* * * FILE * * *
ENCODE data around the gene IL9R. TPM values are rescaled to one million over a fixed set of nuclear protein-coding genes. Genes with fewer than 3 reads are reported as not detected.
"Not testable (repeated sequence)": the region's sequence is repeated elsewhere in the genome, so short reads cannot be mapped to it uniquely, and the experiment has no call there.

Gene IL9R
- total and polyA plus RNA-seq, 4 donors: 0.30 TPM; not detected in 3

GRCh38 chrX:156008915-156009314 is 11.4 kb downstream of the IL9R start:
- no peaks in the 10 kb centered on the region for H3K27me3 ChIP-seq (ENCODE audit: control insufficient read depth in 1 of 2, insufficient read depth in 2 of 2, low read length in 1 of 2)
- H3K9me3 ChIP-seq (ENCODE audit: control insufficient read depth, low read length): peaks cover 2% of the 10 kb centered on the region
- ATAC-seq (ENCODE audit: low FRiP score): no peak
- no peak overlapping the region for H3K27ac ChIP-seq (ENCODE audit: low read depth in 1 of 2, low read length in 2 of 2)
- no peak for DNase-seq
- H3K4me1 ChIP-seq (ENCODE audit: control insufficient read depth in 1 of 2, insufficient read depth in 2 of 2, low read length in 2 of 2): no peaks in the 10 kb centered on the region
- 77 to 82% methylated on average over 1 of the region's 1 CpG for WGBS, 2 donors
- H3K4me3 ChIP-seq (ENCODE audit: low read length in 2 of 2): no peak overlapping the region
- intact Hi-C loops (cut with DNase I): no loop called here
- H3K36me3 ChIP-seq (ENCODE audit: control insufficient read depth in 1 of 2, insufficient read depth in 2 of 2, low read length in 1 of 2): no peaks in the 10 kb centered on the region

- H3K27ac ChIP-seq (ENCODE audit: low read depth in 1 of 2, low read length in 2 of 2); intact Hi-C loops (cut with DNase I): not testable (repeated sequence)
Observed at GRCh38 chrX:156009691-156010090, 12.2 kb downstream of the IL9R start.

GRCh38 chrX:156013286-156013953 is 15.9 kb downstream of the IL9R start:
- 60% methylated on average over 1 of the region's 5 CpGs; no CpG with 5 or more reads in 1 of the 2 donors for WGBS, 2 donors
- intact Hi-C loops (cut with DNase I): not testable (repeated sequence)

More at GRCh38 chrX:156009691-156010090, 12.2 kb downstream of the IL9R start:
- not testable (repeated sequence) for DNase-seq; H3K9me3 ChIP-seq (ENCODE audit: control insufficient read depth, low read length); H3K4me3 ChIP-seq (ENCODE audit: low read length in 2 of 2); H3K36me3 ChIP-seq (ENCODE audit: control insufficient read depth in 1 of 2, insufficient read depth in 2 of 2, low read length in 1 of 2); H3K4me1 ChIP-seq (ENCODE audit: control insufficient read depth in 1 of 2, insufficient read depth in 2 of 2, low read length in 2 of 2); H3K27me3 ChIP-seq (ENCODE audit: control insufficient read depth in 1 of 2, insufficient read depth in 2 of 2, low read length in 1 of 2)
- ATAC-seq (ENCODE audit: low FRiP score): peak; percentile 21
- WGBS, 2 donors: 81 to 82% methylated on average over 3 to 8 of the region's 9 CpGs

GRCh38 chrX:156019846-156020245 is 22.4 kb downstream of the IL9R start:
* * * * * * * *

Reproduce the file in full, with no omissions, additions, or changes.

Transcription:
ENCODE data around the gene IL9R. TPM values are rescaled to one million over a fixed set of nuclear protein-coding genes. Genes with fewer than 3 reads are reported as not detected.
"Not testable (repeated sequence)": the region's sequence is repeated elsewhere in the genome, so short reads cannot be mapped to it uniquely, and the experiment has no call there.

Gene IL9R
- total and polyA plus RNA-seq, 4 donors: 0.30 TPM; not detected in 3

GRCh38 chrX:156008915-156009314 is 11.4 kb downstream of the IL9R start:
- no peaks in the 10 kb centered on the region for H3K27me3 ChIP-seq (ENCODE audit: control insufficient read depth in 1 of 2, insufficient read depth in 2 of 2, low read length in 1 of 2)
- H3K9me3 ChIP-seq (ENCODE audit: control insufficient read depth, low read length): peaks cover 2% of the 10 kb centered on the region
- ATAC-seq (ENCODE audit: low FRiP score): no peak
- no peak overlapping the region for H3K27ac ChIP-seq (ENCODE audit: low read depth in 1 of 2, low read length in 2 of 2)
- no peak for DNase-seq
- H3K4me1 ChIP-seq (ENCODE audit: control insufficient read depth in 1 of 2, insufficient read depth in 2 of 2, low read length in 2 of 2): no peaks in the 10 kb centered on the region
- 77 to 82% methylated on average over 1 of the region's 1 CpG for WGBS, 2 donors
- H3K4me3 ChIP-seq (ENCODE audit: low read length in 2 of 2): no peak overlapping the region
- intact Hi-C loops (cut with DNase I): no loop called here
- H3K36me3 ChIP-seq (ENCODE audit: control insufficient read depth in 1 of 2, insufficient read depth in 2 of 2, low read length in 1 of 2): no peaks in the 10 kb centered on the region

- H3K27ac ChIP-seq (ENCODE audit: low read depth in 1 of 2, low read length in 2 of 2); intact Hi-C loops (cut with DNase I): not testable (repeated sequence)
Observed at GRCh38 chrX:156009691-156010090, 12.2 kb downstream of the IL9R start.

GRCh38 chrX:156013286-156013953 is 15.9 kb downstream of the IL9R start:
- 60% methylated on average over 1 of the region's 5 CpGs; no CpG with 5 or more reads in 1 of the 2 donors for WGBS, 2 donors
- intact Hi-C loops (cut with DNase I): not testable (repeated sequence)

More at GRCh38 chrX:156009691-156010090, 12.2 kb downstream of the IL9R start:
- not testable (repeated sequence) for DNase-seq; H3K9me3 ChIP-seq (ENCODE audit: control insufficient read depth, low read length); H3K4me3 ChIP-seq (ENCODE audit: low read length in 2 of 2); H3K36me3 ChIP-seq (ENCODE audit: control insufficient read depth in 1 of 2, insufficient read depth in 2 of 2, low read length in 1 of 2); H3K4me1 ChIP-seq (ENCODE audit: control insufficient read depth in 1 of 2, insufficient read depth in 2 of 2, low read length in 2 of 2); H3K27me3 ChIP-seq (ENCODE audit: control insufficient read depth in 1 of 2, insufficient read depth in 2 of 2, low read length in 1 of 2)
- ATAC-seq (ENCODE audit: low FRiP score): peak; percentile 21
- WGBS, 2 donors: 81 to 82% methylated on average over 3 to 8 of the region's 9 CpGs

GRCh38 chrX:156019846-156020245 is 22.4 kb downstream of the IL9R start: